By Wyatt Lester & Rylee Mathis Posted April 17, 2013
Have you ever heard those stories of rebellious teens around you who break laws, neglect the rules, or do things that are dangerous to their well being and life? Well it’s becoming more common than it was many years ago. It’s as if the kids today have started a full-on rebellion and plan on setting the rules themselves. We need to communicate these actions and behaviors in order to fully understand why teens are participating in them. One of the most popular rebellions among teens is alcohol use.
A sophomore said that she drinks alcohol to feel better about herself and to relieve stress. She continued to say that the feeling of rebelliousness excites her; it makes her feel good to know that she’s doing what she wants and that it defies other people. This sophomore also smokes marijuana on a semi-regular basis. She said she smokes for the same reasons she drinks: it gives her more confidence.
A junior said that he drinks just to have a great time; he claimed a good time is better with alcohol. Although we know this isn’t always the case; we hear a lot of stories in the news about teens who went out drinking and decide to drive or set something on fire or destroy public property. There’s a reason you’re not supposed to drink alcohol until you’re 21: you’re brain isn’t fully developed until then, and drinking while you’re still an adolescent can interfere with brain development as well.
Other students said that they did certain drugs just to try it. It could have been because they wanted to look cool in front of their friends, they were feeling depressed and needed a distraction, they genuinely wanted a new experience, or they just wanted to rebel. But we may never truly know their true intentions.
Health and P.E. teacher Mrs. Heather Patterson said teens need to think beyond ‘right now’. The activity may seem fun at first but in the long run it could affect your friends, family, and your future. She continued to say that when you start doing these risky things, it becomes a snowball effect. You do one drug or drink alcohol once and it gets worse from there. It continues and has a ripple effect on your life.
Sex. One of the biggest things on a teen’s mind. Whether adults like it or not, teens are having sex. Parents are uncomfortable talking about it with their kids because they think it makes them want to do it more but it’s actually the opposite.
One student said that she does these kind of activities because boys make her feel wanted but they’re really just pretending to get what they want. Then, when she gives in, they leave her feeling used and alone. This happens a lot to boys and girls alike. They think the physical connection will bring you closer with the other person emotionally when really all the other person wanted was sex. The same girl said that the problem is that boys can’t ‘commit.’ But in reality, they shouldn’t have to. That doesn’t necessarily mean a guy should get whatever he wants from a girl without a relationship, but this is high school; boys aren’t looking for their soul mates just yet.
Another student said she’s had sex just to hold on to her boyfriend. A lot of girls think that “giving it up” to a guy will keep him around. They’re wrong. Sure he’ll be happy with you for a few more days, if that, but if he’s unhappy with the rest of the relationship, he’s still going to leave.
“We did it because it’s ‘the next step’ in a relationship,” said a Lowry Senior. He continued to say that boys don’t really have reasons for having sex, it just happens sometimes.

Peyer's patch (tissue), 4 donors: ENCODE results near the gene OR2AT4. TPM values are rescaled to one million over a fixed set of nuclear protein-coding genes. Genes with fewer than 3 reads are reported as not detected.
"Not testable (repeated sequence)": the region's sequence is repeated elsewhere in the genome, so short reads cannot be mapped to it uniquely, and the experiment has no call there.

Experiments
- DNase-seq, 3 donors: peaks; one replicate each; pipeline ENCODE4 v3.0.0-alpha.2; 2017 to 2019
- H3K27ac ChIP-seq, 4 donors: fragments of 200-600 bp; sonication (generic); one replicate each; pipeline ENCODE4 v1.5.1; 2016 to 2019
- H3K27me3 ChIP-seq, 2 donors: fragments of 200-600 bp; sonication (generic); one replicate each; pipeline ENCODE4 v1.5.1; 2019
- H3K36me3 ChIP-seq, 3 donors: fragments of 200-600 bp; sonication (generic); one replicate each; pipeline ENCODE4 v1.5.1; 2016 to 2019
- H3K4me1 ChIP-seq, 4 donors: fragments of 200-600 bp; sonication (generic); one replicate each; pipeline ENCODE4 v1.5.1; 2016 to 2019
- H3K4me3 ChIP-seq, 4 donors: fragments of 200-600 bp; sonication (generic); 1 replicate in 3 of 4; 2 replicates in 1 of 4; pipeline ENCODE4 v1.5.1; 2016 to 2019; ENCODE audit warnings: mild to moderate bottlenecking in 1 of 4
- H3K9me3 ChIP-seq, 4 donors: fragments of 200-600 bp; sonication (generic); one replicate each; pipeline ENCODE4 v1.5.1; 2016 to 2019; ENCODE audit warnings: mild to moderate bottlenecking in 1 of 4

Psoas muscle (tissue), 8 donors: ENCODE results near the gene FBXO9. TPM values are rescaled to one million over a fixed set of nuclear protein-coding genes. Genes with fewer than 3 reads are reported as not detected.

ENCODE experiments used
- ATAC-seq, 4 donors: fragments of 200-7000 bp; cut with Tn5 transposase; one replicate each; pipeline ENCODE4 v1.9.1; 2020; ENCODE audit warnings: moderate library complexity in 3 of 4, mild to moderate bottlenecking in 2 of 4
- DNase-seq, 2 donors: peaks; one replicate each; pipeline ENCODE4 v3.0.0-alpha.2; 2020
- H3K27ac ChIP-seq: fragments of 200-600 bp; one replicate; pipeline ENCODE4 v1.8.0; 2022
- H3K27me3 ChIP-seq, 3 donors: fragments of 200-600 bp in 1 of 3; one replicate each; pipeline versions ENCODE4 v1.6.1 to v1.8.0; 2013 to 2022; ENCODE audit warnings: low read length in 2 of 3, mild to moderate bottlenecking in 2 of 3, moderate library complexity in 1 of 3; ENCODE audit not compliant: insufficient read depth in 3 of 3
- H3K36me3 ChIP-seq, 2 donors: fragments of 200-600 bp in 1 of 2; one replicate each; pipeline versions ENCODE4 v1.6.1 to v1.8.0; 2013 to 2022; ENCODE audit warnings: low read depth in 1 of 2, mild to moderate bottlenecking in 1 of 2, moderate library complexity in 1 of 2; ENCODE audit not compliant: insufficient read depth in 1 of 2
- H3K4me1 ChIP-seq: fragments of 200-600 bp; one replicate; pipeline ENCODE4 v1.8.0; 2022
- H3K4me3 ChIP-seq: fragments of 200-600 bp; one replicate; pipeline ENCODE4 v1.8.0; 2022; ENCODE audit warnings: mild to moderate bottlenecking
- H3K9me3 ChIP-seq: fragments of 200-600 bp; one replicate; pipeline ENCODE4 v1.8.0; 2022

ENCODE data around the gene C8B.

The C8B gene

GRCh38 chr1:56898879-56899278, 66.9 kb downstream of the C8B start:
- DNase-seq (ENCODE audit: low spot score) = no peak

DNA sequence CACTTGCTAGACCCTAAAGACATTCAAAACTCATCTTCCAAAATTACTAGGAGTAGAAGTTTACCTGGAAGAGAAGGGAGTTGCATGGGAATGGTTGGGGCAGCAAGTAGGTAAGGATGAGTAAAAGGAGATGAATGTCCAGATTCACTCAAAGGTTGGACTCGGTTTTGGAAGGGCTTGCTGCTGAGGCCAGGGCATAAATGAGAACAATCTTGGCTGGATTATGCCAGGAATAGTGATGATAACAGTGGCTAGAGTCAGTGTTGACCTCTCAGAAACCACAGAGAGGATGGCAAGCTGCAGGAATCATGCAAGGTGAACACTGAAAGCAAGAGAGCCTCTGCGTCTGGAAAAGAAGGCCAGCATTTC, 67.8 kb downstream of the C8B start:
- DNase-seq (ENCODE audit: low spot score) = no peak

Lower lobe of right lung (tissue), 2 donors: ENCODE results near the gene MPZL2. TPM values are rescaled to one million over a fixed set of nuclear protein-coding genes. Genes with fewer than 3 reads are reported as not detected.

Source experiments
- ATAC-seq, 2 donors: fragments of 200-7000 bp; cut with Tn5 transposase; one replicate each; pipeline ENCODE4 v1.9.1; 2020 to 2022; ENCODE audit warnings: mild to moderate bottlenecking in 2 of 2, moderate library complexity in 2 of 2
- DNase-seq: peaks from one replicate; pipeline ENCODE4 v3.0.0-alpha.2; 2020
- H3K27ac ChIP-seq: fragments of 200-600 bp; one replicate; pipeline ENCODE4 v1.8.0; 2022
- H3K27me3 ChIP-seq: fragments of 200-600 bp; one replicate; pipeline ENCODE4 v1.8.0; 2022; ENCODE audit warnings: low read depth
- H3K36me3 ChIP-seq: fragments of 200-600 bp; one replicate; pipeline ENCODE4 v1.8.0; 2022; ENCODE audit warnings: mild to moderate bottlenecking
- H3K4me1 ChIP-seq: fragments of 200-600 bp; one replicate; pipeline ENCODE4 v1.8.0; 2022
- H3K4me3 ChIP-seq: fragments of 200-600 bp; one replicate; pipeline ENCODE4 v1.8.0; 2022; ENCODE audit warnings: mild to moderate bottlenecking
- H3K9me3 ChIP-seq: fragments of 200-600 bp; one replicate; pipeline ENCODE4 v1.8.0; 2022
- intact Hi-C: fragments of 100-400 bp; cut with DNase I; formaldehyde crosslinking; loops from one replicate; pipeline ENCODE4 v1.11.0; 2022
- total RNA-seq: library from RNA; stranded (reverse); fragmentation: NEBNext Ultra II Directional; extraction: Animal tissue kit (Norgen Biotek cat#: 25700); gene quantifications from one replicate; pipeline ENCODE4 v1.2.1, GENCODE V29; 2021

Some couples are having sex to “prove their love” to each other. This seems like a good reason when you have tunnel vision, but they’ve got to remember that this is just high school and that love probably won’t last forever. It’s also sad that teens think that to love someone you have to do that kind of stuff with them.
A good majority of teens are doing “it” even though they have no knowledge of the subject. That’s the definition of Risky Business. With all the diseases, emotions, and downfalls (like pregnancy) involved with sex, and considering the age of losing virginity is getting lower and lower, this generation can’t afford not to know the details of the subject.
Parents assume that their kids are getting all the information they need from the Health class they have taken or are taking, but that’s not always the case. Even though Lowry’s Health course is informational, the students aren’t always listening or they may not understand. Even if they do, they still might need someone to talk to them about the benefits of waiting to have sex or simply not doing it until marriage.
Another risky thing that teens do is texting and driving. Whether you’ve been driving for 2 months or 2 years, it’s dangerous for anyone to look away from the road and stop paying attention for even a short period of time.
To avoid this problem, some teens talk on the phone instead. This is just as bad. Talking while driving was made illegal for a reason; it takes your focus off of driving. The conversation may seem important but the lives of the people around you are more important.
Authority figures always tell teens to pull over to make a call or text. No one, let alone a teen, is going to waste their time doing that unless they truly have nowhere specific to be at the time. Bringing a passenger or passengers is another way to avoid having to use your phone while you’re on the road. While this is probably the best solution, not everyone is going to have another person who wants to go everywhere with them at all times.
A more efficient solution is using bluetooth. This is an easier way to focus on driving while you’re talking. You’re not worried about how to hold your phone and still keep a hold of the wheel or how loud your speakerphone volume might be. Bluetooth headsets range from 15 dollars and up depending on the quality, but they’re worth it; saving a life is worth it.